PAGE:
Terrorism isn’t an act of desperation fueled by a desire for revenge it’s a military tactic fueled by large sums of cash – large sums of Saudi cash. Joel Mowbray, writing for the National Review, has the details. The attack in Bali cost more than $1 million.
Seven Saudis — whom U.S. officials have asked allies to keep tabs on — are dubbed the “main individual sponsors of terrorism”:
Khalid bin Mahfouz (banker): Bin Mahfouz was the CEO of the National Commercial Bank (the first commercial bank in Saudi Arabia) until 1999 — when it was discovered in an audit that he had funneled around $100 million to his brother-in-law, Osama bin Laden. (Interesting historical fact: Bin Mahfouz paid over $200 million in fines in 1991 for misdeeds when he was COO of BCCI.)
Saleh Abdullah Kamel (banker): Kamel was the co-founder and large shareholder of Al Shamal Bank in Sudan, bin Laden’s bank of choice from 1983 onward. Kamel’s bank was used extensively for al Qaeda operations, according to trials stemming from the 1998 U.S. embassy bombings.
Abdullah Suleiman al Rajhi (banker): Al Rajhi is the CEO and founder of Al Rajhi Bank, which serves as a go-between for charities seeking to funnel money to al Qaeda.
Adel Abdul Jalil Batterjee (businessman): Batterjee is the founder of the Benevolence International Foundation — and its main financier.
Mohammed Hussein al Amoudi (businessman): Al Amoudi is the chairman of one of the largest conglomerates in the Kingdom, and he has partnered with bin Mahfouz on a number of oil-related ventures. He was the president of the Al Haramain Foundation in Sudan, which was shut down for its suspected involvement in the U.S. embassy bombings in East Africa.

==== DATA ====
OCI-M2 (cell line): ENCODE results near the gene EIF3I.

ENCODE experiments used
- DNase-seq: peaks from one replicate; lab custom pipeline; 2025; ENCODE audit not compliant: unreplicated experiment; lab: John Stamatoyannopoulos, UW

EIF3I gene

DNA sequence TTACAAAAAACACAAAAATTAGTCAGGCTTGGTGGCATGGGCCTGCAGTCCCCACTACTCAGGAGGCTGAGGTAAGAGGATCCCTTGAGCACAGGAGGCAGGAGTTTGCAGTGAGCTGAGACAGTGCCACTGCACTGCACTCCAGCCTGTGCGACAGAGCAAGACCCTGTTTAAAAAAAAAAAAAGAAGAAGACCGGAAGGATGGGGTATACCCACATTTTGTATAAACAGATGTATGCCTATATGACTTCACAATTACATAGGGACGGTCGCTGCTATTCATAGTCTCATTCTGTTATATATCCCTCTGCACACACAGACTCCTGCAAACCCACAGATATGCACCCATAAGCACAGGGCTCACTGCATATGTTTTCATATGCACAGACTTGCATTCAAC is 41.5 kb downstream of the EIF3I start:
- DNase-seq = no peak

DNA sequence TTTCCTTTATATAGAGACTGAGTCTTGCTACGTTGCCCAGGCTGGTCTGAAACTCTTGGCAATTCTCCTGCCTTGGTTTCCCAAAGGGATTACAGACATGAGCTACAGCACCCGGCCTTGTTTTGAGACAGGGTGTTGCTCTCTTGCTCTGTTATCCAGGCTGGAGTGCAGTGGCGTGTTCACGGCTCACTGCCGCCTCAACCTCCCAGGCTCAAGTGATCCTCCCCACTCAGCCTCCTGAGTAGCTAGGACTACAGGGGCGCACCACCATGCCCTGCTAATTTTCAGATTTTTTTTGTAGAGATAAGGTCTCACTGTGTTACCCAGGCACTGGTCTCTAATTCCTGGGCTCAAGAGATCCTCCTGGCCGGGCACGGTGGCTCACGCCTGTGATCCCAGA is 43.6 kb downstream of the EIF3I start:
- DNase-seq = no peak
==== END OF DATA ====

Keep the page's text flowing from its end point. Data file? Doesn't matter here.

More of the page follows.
Wael Hamza Julaidan (businessman): Julaidan is the chairman of the Muslim World League in Pakistan and of its financial arm, Rabita Trust. That, and he’s a cofounder of al Qaeda.
Yasin al Qadi (businessman): Al Qadi is an investor in several front companies, and he is the head of the Al Haramain Foundation.
The report principally covers the financial side of al Qaeda, if for no other reason than because money serves as the cornerstone of the terrorist network. The main al Qaeda operations of the last four years — including the U.S. embassy bombings in East Africa, 9/11, and the recent Bali bombings — cost a collective $1 million or more. Though the materials and logistics necessary to carry out the actual attacks may be inexpensive, the bulk of the money (some 90 percent) goes to cover the costs of infrastructure.
But the biggest expense to propagate the growth of radical Islam is not paid for directly by al Qaeda, but by Saudi Arabia: the madrassas that that churn out rabid young Islamic fundamentalists primed for jihad. If nothing else, Saudi Arabia’s continued insistence on fueling the spread of Wahhabism raises perhaps the ultimate question about whether the House of Saud is a friend or foe: “How can a war against terrorism succeed while the United States has excluded or preserved countries such as Saudi Arabia, which tolerates the emergence of fundamentalism, sometimes instrumentalized [its] goal, and today has become [its] sanctuary?”
The Saudis still have good friends in the State Department.
The good news is that Mowbray is no longer being threatened by State, and victims of 9/11 are suing the Saudis for billions. The bad news is that terrorism is still well-funded. Saudi money is still funding the growth of Islamic fundamentalism and the State Department is still on their side. More than a year after Sept. 11, nothing has changed.
How many people will die in the next Saudi-funded attack? How many people in the Saudi-funded State Department give a damn?